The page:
Tuesday, November 13, 2012

An Old School Keynesian on Marginal Tax Rates

"Our present system of welfare payments does just that [with 100 percent taxes], causing needless waste and demoralization. This application of the means test is bad economics as well as bad sociology. It is almost as if our present programs of public assistance had been consciously contrived to perpetuate the conditions they are supposed to alleviate."
Tobin, James. “On Improving the Economic Status of the Negro,” Daedalus (Fall 1965), 94(4).

Another interesting quote on the marriage tax implicit in welfare programs:

All too often it is necessary for the father to leave his children so they can eat. It is bad enough to provide incentives for idleness but even worse to legislate incentives for desertion.

2 comments:

László Sándor said...

I think (hope) many progressives understand MTRs. Many would give it to you that it's better to have them smooth and low or even negative. What I don't see you discuss much that this is very costly if you still want to give anything meaningful to those without income, because this way you'd need to give even more (or just as much) to higher and higher earners too.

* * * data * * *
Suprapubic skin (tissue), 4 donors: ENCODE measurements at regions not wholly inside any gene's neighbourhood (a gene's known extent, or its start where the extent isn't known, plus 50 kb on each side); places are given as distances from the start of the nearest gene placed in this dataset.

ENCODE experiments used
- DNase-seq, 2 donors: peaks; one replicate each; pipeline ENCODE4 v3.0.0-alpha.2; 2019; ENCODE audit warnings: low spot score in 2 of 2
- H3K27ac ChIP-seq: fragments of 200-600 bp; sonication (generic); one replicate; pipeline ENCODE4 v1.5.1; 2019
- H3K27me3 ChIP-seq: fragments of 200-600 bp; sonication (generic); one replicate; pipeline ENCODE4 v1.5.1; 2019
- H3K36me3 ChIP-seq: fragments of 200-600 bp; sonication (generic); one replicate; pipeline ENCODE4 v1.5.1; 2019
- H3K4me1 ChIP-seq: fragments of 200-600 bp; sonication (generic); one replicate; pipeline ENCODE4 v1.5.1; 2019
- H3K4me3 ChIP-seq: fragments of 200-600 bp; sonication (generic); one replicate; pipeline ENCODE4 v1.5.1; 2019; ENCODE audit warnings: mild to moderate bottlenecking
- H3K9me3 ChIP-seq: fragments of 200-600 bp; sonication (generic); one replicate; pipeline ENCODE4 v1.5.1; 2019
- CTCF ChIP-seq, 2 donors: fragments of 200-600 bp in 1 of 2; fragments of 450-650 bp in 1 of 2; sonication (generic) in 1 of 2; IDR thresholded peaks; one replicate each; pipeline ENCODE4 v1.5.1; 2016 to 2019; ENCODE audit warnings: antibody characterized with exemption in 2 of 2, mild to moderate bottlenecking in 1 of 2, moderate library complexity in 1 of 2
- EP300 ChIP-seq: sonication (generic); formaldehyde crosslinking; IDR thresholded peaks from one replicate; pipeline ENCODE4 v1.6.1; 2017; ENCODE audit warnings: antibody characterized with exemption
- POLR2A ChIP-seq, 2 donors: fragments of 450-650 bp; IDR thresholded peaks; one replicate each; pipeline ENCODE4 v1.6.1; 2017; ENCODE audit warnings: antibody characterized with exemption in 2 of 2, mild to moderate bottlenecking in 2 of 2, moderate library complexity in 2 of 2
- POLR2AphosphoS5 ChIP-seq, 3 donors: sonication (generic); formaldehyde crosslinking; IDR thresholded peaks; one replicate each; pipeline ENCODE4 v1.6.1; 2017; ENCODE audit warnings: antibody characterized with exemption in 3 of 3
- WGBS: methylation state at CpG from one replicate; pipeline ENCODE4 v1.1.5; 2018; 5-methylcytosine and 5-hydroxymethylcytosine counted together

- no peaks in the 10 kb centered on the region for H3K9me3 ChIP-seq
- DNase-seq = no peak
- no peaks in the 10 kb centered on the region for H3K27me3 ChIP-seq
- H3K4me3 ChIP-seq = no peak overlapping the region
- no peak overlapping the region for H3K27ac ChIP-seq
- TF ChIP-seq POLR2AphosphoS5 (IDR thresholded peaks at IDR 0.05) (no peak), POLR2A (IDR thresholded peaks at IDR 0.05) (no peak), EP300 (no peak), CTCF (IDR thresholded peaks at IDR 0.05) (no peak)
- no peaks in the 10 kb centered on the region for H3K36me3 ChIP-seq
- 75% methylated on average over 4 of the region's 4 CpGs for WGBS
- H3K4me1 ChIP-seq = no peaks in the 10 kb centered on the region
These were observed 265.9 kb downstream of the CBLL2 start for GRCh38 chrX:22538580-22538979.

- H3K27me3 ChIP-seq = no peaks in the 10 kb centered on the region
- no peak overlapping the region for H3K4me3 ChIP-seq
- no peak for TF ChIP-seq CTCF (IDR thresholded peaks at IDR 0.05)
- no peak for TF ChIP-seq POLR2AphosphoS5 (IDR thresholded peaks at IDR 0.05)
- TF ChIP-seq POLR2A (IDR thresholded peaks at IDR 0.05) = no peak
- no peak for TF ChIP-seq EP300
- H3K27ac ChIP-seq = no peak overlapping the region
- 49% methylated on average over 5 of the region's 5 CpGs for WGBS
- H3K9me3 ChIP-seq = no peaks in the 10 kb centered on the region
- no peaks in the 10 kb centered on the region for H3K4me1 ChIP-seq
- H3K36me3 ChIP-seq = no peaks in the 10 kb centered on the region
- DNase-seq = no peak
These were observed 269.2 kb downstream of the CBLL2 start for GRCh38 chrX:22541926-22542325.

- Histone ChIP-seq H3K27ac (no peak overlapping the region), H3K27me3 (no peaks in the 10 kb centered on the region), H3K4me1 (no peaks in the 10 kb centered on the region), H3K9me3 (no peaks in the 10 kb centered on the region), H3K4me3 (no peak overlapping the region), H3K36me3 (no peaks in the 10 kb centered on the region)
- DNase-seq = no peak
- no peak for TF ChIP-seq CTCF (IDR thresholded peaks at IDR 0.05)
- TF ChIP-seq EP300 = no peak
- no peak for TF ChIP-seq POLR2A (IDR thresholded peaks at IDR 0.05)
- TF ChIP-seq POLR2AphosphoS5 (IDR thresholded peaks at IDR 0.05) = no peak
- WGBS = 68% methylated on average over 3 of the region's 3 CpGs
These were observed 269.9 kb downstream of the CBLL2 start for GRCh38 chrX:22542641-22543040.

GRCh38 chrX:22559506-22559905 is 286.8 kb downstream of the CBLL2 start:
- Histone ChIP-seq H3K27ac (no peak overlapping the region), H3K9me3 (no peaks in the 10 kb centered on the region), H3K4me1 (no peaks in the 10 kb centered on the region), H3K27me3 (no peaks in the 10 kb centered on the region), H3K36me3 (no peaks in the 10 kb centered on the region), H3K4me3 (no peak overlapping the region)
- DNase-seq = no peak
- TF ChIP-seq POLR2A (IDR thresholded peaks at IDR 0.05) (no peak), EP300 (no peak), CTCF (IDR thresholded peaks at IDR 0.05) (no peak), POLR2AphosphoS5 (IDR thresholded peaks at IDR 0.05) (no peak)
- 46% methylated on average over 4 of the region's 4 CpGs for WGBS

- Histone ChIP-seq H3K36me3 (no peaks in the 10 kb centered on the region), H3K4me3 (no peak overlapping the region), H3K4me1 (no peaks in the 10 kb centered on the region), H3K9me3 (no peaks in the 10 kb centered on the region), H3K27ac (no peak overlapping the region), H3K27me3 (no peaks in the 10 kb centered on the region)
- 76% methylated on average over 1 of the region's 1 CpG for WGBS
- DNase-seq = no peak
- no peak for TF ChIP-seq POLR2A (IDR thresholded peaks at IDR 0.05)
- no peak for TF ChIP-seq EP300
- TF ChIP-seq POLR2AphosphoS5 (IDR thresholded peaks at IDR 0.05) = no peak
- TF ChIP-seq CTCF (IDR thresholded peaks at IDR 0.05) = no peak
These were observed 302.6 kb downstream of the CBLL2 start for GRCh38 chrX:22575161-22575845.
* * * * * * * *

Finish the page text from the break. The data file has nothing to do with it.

As basically the low-MTR story would imply a low demogrant to those without earnings with the current tax levels, it is valid to compare the high marginal utility of consumption of these people under the low-MTR-scenario with the marginal cost of public funds. Are you implicitly also saying that the MCPF is very high, so it's OK to leave the unfortunate with little consumption? Or are you OK with somebody subscribing to the low-MTR program but raising redistribution (in levels) and probably (average) tax rates for most of the schedule?

László Sándor said...

I wonder what you think about Republican proposal of a notch (perhaps smoothed a bit, still with super-high MTRs): http://www.nytimes.com/2012/11/23/us/politics/congress-looks-at-ways-to-leave-top-tax-rate-as-is.html?pagewanted=1&_r=2&hp&pagewanted=all&

Btw, you might enjoy if Henrik Kleven followed up on their QJE-paper with using some of the notches collected in your book.
http://personal.lse.ac.uk/kleven/Downloads/MyPapers/WorkingPapers/kleven-waseem_sep2012.pdf

Finally, you might get a kick out of smart entrepreneurs, that backbone of America, wealth creators, dreaming up notches and high MTRs even when they are none: http://blog.supplysideliberal.com/post/36350211978/how-marginal-tax-rates-work